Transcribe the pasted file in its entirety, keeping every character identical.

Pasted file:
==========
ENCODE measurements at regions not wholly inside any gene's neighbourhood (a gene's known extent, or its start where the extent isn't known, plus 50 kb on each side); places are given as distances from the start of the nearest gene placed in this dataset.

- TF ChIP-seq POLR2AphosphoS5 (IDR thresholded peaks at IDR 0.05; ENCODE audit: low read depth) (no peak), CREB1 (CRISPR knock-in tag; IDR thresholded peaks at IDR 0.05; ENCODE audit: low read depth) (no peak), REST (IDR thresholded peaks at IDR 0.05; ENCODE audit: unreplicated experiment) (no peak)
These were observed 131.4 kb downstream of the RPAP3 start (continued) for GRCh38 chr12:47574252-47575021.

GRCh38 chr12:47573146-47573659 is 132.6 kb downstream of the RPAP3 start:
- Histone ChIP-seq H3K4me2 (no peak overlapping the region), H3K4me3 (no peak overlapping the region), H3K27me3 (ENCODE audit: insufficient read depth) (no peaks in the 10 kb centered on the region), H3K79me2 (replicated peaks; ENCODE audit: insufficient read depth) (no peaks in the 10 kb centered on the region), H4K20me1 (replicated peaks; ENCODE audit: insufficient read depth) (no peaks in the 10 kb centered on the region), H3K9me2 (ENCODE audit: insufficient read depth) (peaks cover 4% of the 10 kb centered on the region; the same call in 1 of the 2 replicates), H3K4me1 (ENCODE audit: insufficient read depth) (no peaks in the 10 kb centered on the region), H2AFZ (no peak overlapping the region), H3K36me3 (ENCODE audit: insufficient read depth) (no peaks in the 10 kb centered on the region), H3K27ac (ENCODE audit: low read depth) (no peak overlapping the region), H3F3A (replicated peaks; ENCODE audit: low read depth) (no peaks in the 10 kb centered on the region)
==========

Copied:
ENCODE measurements at regions not wholly inside any gene's neighbourhood (a gene's known extent, or its start where the extent isn't known, plus 50 kb on each side); places are given as distances from the start of the nearest gene placed in this dataset.

- TF ChIP-seq POLR2AphosphoS5 (IDR thresholded peaks at IDR 0.05; ENCODE audit: low read depth) (no peak), CREB1 (CRISPR knock-in tag; IDR thresholded peaks at IDR 0.05; ENCODE audit: low read depth) (no peak), REST (IDR thresholded peaks at IDR 0.05; ENCODE audit: unreplicated experiment) (no peak)
These were observed 131.4 kb downstream of the RPAP3 start (continued) for GRCh38 chr12:47574252-47575021.

GRCh38 chr12:47573146-47573659 is 132.6 kb downstream of the RPAP3 start:
- Histone ChIP-seq H3K4me2 (no peak overlapping the region), H3K4me3 (no peak overlapping the region), H3K27me3 (ENCODE audit: insufficient read depth) (no peaks in the 10 kb centered on the region), H3K79me2 (replicated peaks; ENCODE audit: insufficient read depth) (no peaks in the 10 kb centered on the region), H4K20me1 (replicated peaks; ENCODE audit: insufficient read depth) (no peaks in the 10 kb centered on the region), H3K9me2 (ENCODE audit: insufficient read depth) (peaks cover 4% of the 10 kb centered on the region; the same call in 1 of the 2 replicates), H3K4me1 (ENCODE audit: insufficient read depth) (no peaks in the 10 kb centered on the region), H2AFZ (no peak overlapping the region), H3K36me3 (ENCODE audit: insufficient read depth) (no peaks in the 10 kb centered on the region), H3K27ac (ENCODE audit: low read depth) (no peak overlapping the region), H3F3A (replicated peaks; ENCODE audit: low read depth) (no peaks in the 10 kb centered on the region)